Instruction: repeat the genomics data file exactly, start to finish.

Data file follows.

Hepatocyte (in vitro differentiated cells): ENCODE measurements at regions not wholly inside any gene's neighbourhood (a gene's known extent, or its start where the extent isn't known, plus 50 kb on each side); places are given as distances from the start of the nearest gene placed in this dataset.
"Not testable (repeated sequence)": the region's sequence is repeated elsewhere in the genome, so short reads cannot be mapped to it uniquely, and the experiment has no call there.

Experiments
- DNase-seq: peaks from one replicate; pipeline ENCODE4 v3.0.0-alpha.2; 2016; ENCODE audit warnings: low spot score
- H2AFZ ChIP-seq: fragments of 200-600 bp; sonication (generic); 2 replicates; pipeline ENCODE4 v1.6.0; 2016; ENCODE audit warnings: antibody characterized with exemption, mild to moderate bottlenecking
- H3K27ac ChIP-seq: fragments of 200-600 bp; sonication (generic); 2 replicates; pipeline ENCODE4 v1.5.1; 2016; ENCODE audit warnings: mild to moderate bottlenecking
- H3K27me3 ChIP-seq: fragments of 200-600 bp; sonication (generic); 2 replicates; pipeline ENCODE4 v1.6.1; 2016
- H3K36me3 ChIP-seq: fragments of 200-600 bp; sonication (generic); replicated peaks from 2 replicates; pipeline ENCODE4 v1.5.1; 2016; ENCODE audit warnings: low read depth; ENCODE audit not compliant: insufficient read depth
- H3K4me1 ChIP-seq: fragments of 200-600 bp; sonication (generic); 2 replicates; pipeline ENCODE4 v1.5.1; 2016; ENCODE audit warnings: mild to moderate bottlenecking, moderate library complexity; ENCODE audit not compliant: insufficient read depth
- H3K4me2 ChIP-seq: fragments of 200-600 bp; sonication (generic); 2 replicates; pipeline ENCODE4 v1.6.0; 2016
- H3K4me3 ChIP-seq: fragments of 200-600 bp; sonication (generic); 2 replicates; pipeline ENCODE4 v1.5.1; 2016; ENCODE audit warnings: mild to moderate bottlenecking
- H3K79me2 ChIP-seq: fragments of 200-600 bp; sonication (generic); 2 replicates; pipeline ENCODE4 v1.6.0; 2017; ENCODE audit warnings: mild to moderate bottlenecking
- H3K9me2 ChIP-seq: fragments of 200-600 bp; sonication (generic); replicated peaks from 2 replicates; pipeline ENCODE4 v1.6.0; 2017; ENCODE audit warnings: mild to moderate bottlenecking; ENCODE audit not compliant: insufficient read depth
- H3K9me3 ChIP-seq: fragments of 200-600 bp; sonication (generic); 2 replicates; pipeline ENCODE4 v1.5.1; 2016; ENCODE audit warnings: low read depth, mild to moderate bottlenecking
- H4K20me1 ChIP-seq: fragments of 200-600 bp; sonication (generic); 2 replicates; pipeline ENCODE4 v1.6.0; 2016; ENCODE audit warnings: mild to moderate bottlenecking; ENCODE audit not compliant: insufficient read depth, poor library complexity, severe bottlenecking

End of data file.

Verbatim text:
Hepatocyte (in vitro differentiated cells): ENCODE measurements at regions not wholly inside any gene's neighbourhood (a gene's known extent, or its start where the extent isn't known, plus 50 kb on each side); places are given as distances from the start of the nearest gene placed in this dataset.
"Not testable (repeated sequence)": the region's sequence is repeated elsewhere in the genome, so short reads cannot be mapped to it uniquely, and the experiment has no call there.

Experiments
- DNase-seq: peaks from one replicate; pipeline ENCODE4 v3.0.0-alpha.2; 2016; ENCODE audit warnings: low spot score
- H2AFZ ChIP-seq: fragments of 200-600 bp; sonication (generic); 2 replicates; pipeline ENCODE4 v1.6.0; 2016; ENCODE audit warnings: antibody characterized with exemption, mild to moderate bottlenecking
- H3K27ac ChIP-seq: fragments of 200-600 bp; sonication (generic); 2 replicates; pipeline ENCODE4 v1.5.1; 2016; ENCODE audit warnings: mild to moderate bottlenecking
- H3K27me3 ChIP-seq: fragments of 200-600 bp; sonication (generic); 2 replicates; pipeline ENCODE4 v1.6.1; 2016
- H3K36me3 ChIP-seq: fragments of 200-600 bp; sonication (generic); replicated peaks from 2 replicates; pipeline ENCODE4 v1.5.1; 2016; ENCODE audit warnings: low read depth; ENCODE audit not compliant: insufficient read depth
- H3K4me1 ChIP-seq: fragments of 200-600 bp; sonication (generic); 2 replicates; pipeline ENCODE4 v1.5.1; 2016; ENCODE audit warnings: mild to moderate bottlenecking, moderate library complexity; ENCODE audit not compliant: insufficient read depth
- H3K4me2 ChIP-seq: fragments of 200-600 bp; sonication (generic); 2 replicates; pipeline ENCODE4 v1.6.0; 2016
- H3K4me3 ChIP-seq: fragments of 200-600 bp; sonication (generic); 2 replicates; pipeline ENCODE4 v1.5.1; 2016; ENCODE audit warnings: mild to moderate bottlenecking
- H3K79me2 ChIP-seq: fragments of 200-600 bp; sonication (generic); 2 replicates; pipeline ENCODE4 v1.6.0; 2017; ENCODE audit warnings: mild to moderate bottlenecking
- H3K9me2 ChIP-seq: fragments of 200-600 bp; sonication (generic); replicated peaks from 2 replicates; pipeline ENCODE4 v1.6.0; 2017; ENCODE audit warnings: mild to moderate bottlenecking; ENCODE audit not compliant: insufficient read depth
- H3K9me3 ChIP-seq: fragments of 200-600 bp; sonication (generic); 2 replicates; pipeline ENCODE4 v1.5.1; 2016; ENCODE audit warnings: low read depth, mild to moderate bottlenecking
- H4K20me1 ChIP-seq: fragments of 200-600 bp; sonication (generic); 2 replicates; pipeline ENCODE4 v1.6.0; 2016; ENCODE audit warnings: mild to moderate bottlenecking; ENCODE audit not compliant: insufficient read depth, poor library complexity, severe bottlenecking